- Clean up the drippings, then put the pan over medium heat on the stove.
- Scrape any drippings stuck to the pan with a metal spatula. Turn the heat to medium-high and place the pan on the stove.
- Scrape all the drippings and fat into a sizable shallow sauté pan if you’re using a roasting pan that won’t work well on the cooktop.
- Use a wire whisk to stir, incorporating the flour as you go quickly. Before adding liquid in the following step, let the flour brown a little if you’d like. (If you prefer, you can begin by making a slurry of flour and water by whisking equal parts of flour and cold water together.) Four tablespoons of flour should be added to the drippings:
While gradually adding liquid, whisk the gravy:
- Whisk ferociously to combine the liquids as you gradually pour in the stock, water, milk, cream, or a combination of them into the pan with the flour.
- When the gravy has thickened and reached a consistency of about 2 cups, let it simmer and continue to add liquid carefully. (There will likely be a requirement for 3 to 4 cups of liquid.)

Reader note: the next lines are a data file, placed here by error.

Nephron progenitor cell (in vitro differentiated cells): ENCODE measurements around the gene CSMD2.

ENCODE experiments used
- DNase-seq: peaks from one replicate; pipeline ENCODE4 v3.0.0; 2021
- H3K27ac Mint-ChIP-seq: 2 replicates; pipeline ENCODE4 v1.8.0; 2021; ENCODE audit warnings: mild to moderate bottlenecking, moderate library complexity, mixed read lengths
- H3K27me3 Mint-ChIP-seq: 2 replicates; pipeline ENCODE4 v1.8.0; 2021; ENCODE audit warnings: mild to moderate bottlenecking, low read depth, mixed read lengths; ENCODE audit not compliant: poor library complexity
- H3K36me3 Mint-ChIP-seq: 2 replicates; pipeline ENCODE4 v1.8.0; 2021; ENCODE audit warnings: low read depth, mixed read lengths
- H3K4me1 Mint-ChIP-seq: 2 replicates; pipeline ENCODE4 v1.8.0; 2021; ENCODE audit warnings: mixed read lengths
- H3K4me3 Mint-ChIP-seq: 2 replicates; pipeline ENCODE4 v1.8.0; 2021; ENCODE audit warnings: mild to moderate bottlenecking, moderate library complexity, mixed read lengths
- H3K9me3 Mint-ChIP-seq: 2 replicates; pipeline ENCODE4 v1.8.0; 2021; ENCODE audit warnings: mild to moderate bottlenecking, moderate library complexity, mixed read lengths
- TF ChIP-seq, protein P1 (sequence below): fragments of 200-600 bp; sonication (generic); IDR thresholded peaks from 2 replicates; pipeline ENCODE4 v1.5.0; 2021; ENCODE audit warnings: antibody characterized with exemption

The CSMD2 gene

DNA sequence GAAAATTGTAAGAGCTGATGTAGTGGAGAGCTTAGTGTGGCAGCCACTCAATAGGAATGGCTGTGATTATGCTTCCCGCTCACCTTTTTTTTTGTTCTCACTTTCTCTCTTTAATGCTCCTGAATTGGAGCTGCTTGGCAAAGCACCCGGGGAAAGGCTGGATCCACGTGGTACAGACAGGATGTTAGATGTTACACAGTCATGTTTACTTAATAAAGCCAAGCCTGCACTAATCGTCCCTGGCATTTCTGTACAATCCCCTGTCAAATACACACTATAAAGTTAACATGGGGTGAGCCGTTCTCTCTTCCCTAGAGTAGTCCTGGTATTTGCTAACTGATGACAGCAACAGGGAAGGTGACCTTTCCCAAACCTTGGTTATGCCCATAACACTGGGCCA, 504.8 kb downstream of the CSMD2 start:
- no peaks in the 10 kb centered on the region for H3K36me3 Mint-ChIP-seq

- Seasoning after tasting: After tasting, add salt and pepper.
How Much Cornstarch or Flour Should I Use to Make Gravy?
Observe this ratio. Start with two tablespoons of drippings and fat and two tablespoons of flour or cornstarch for every cup of gravy you desire. (This will result in a gravy that is rich and thick. Start with one tablespoon of drippings and one tablespoon of starch, and then add extra liquid to thin the gravy if desired.)
Therefore, if you wish to make 2 cups of gravy, take off all except four tablespoons of the roasting pan’s fat and drippings (set aside for future use).
You may easily split or multiply these directions to produce more or less gravy, depending on how much gravy you need.
When stored properly, the gravy can last for two to three in the fridge. There are several ways to freeze leftover gravy. For best results, use freezer bags or airtight containers. Fill the freezer bag about half full, leaving one inch of headspace. Once frozen, store the bag in the refrigerator. Ideally, the gravy should be kept in the fridge for several days, but it can be frozen indefinitely. To make serving it easier, freeze it right away. Using a food processor to process it will help minimize the risk of separation.